I have a cold.
I am coughing.
It is hard to sleep. It would be inconsiderate to go to the gym.
I am sad.
I am handling this sadness the way I handle many of my problems in life, by spending so much time exhaustively researching solutions that the problem goes away on its own.
I just finished reading Ah-CHOO! The Uncommon Life of Your Common Cold by Jennifer Ackerman. Written in 2010, it summarizes the existing body of research on the common cold.
Some highlights from the book:
Kale cannot prevent the common cold: Adults come down with an average of 2-4 colds a year and it’s not a reflection of a weakened immune system. How healthy or physically active adults were going into cold studies didn’t impact their susceptibility to the virus. Kids get between 10-12 colds a year… and guess what, parents are likely to be on the upper echelon of the 2-4 average because we catch those colds from our kids.
Stop touching your face: Research suggests that it’s not sneezing and coughing that spreads germs so much as mucus from runny noses. The virus proliferates in mucus and not saliva, so when people wipe or blow their noses, the virus often spreads to surfaces they touch afterward. Healthy people touch those surfaces, then touch their eyes or noses and that’s where the virus most commonly enters the body. Washing your hands before you eat is great, but for the common cold, washing your hands before you rub your eyes (your tear ducts connect to your sinuses and it’s been shown viruses can enter that way) or your nose, is most important. So just stop touching your nose and rubbing your eyes! Except… people touch their faces subconsciously with great regularity. Videotaped and observed subjects have been shown touching surfaces and then their faces as little as 3 times an hour to 15 times per hour.
Don’t reach for Purell, antibacterial soap, or antibiotics: Colds and the flu are from viruses, not bacteria. The best way to clean your hands of viruses is to wash them well with soap and water. Likewise, antibiotics won’t shorten the duration of the cold. Using antibiotics or antibacterial soaps can kill off the good bacteria in your body and create resistant strains of bad bacteria – save it for when it’ll help!
Cough syrups are relatively ineffective: Did we secretly know that? I feel like we may have. But people buy them anyway. Cough syrups can be dangerous for young children, and given how ineffective they are the author strongly discourages their use for kids. There may also be some negative consequences of suppressing coughs; they’re our bodies’ natural way to clear out mucus. Web MD agrees on all points.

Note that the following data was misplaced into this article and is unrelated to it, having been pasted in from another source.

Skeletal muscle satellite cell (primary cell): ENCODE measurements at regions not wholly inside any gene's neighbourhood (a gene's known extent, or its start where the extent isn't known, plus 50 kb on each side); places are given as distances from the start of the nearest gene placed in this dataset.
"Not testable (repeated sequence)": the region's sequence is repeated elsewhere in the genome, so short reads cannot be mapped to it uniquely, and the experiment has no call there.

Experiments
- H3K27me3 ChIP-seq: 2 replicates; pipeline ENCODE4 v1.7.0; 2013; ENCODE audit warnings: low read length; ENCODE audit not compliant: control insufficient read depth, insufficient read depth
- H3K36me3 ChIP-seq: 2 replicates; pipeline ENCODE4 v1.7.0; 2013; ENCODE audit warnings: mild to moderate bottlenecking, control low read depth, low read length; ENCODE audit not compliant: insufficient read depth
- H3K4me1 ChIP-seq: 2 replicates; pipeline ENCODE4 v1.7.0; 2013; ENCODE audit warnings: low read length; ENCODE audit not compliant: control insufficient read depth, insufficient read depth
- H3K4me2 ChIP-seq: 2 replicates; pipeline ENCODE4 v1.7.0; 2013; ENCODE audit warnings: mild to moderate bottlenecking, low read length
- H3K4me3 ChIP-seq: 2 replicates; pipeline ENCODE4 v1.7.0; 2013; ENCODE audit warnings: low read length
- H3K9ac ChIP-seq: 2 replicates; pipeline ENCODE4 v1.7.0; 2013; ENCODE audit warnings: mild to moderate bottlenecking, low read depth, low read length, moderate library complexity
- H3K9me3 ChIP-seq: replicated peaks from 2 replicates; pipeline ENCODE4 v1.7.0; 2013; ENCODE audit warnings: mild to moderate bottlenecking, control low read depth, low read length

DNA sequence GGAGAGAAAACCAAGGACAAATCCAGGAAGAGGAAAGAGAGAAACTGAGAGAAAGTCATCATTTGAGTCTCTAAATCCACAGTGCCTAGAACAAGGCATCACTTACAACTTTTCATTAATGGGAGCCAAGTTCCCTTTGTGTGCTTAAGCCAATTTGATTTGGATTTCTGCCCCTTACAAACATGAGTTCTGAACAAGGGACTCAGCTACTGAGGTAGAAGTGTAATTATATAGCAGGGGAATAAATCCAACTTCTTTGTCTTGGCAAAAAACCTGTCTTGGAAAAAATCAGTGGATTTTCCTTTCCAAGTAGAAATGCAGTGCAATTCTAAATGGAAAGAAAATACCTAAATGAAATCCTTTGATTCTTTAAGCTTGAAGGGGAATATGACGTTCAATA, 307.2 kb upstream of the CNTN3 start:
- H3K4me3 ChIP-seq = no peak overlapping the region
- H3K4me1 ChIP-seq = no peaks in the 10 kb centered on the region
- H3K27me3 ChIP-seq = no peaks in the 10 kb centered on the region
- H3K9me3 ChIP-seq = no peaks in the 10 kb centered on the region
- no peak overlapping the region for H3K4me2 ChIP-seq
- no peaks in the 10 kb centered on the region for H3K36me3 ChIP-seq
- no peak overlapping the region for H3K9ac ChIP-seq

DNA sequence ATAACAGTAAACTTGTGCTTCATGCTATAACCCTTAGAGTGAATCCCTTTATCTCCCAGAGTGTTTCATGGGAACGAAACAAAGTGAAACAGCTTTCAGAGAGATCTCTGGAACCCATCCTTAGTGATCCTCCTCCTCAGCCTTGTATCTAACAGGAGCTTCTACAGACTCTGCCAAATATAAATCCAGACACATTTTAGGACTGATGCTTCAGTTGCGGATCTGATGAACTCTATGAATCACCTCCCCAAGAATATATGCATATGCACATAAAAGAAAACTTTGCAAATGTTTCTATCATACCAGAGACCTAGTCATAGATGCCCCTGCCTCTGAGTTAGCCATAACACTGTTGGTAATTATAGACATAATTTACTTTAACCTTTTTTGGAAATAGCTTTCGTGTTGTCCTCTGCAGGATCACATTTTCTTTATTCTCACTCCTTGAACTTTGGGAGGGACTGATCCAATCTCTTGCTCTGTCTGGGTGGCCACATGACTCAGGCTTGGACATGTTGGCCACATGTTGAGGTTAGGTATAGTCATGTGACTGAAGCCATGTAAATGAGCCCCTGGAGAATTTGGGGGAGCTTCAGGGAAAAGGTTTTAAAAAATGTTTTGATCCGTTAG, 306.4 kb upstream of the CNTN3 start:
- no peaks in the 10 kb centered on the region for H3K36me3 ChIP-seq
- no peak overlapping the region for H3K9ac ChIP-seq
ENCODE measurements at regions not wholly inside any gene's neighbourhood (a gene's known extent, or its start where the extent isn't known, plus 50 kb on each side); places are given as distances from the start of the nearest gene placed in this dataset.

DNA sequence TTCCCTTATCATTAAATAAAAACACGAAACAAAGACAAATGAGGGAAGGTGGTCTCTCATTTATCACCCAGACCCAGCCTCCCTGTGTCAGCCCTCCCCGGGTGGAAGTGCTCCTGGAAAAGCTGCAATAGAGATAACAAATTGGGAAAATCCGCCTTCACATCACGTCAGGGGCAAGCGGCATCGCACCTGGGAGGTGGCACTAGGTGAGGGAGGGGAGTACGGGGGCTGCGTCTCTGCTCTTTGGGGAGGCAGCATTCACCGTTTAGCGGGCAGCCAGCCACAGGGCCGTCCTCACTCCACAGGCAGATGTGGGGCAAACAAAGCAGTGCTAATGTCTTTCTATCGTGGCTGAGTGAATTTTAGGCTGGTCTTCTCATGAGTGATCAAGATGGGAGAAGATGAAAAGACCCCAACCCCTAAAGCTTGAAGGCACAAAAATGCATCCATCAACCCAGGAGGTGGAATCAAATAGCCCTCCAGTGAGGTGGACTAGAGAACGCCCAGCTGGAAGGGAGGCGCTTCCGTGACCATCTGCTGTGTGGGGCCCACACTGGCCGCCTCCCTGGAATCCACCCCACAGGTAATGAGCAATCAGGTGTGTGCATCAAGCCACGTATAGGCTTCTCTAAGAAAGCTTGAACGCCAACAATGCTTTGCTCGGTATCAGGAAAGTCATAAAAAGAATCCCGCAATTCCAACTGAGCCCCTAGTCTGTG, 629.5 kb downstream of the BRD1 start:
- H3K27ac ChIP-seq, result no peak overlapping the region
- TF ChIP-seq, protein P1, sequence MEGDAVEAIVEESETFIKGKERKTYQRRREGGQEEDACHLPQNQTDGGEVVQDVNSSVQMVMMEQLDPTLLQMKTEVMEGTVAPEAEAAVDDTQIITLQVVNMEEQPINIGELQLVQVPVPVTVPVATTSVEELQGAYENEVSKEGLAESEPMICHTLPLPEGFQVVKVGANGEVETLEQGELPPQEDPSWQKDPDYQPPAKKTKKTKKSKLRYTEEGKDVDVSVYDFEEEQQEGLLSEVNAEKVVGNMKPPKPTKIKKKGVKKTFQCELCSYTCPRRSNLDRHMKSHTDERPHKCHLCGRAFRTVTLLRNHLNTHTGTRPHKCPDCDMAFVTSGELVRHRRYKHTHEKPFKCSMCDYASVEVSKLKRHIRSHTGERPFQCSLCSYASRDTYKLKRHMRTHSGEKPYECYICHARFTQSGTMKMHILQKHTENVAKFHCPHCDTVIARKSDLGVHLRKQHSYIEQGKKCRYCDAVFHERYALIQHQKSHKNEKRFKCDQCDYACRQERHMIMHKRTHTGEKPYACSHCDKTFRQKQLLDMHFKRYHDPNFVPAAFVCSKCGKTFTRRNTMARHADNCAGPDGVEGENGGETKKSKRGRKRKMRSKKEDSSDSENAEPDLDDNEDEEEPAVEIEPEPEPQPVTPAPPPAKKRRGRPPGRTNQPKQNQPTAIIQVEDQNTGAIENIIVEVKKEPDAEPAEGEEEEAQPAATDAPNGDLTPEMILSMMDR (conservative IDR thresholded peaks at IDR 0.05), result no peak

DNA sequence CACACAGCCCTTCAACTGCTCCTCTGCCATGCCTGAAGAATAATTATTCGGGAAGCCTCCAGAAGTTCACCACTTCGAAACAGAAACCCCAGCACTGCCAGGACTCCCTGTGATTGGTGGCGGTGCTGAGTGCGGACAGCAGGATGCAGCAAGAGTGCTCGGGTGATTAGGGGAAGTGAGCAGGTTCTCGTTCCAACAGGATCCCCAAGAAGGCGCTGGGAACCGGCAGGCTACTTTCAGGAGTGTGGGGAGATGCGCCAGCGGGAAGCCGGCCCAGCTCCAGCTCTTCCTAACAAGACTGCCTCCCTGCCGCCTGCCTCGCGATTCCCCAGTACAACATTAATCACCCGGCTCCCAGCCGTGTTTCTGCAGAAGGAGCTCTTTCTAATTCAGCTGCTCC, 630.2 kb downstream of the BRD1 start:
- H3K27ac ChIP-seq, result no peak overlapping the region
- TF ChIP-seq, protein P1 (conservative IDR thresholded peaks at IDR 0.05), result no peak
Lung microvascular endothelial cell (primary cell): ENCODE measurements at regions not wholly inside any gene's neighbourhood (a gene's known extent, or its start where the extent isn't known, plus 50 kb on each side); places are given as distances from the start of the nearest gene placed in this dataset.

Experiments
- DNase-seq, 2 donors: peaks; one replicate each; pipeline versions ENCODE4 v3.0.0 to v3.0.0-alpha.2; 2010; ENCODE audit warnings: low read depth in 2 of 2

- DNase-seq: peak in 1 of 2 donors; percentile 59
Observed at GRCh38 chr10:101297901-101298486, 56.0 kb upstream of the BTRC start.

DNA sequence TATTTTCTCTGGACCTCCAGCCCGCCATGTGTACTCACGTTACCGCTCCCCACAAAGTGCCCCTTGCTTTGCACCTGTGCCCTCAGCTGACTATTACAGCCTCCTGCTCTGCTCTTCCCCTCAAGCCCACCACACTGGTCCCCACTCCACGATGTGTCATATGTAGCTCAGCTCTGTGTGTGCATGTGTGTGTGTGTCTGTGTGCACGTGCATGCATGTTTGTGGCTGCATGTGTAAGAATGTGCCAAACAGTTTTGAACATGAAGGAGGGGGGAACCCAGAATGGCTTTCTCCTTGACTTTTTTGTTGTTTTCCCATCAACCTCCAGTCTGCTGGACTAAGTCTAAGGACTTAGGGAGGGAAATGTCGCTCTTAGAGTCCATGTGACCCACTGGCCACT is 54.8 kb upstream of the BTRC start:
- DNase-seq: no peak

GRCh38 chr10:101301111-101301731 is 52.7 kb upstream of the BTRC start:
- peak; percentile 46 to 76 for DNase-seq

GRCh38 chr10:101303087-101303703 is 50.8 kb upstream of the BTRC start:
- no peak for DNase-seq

Other ineffective things? Zinc, Vitamin C, and Echinacea. Zinc sprays like Zicam have been linked to loss of smell, and the author cautions against them as both ineffective and having this rare but serious side effect.
What is somewhat effective: Old school anti-histamines like diphenhydramine (Benadryl) and pseudoepinephrine (Sudafed) do help reduce nasal congestion and can alleviate the symptoms of your cold. They haven’t been shown to reduce the duration, but they can make you more comfortable and potentially reduce risk of a sinus infection from over congestion. (“New” antihistamines like Claritin do not work for colds.) Lozenges, both medicated (Halls) and non-medicated (Ricola), have been shown to effectively curb your coughing fits.
What doesn’t hurt: Hot liquids, steam (assuming it’s a comfortable temperature), hugs, neti pots, saline only nasal sprays.
So…. I feel a bit better reading this book and realizing that I could not have kale-and-exercised my way out of catching this cold. I feel a little less freaked out when someone coughs in public near me, but more cautious when it comes to touching public surfaces. I feel MUCH more paranoid whenever I belatedly realize I’m rubbing my eyes or touching my face.
If this book taught me anything, it’s the sad truth that colds are an inevitable part of life, and our ability to manage our symptoms is fairly limited.
Tea and patience.
I was hoping my cold would be gone by the time I finished reading the book and writing this post….
I guess I’m better at the tea part.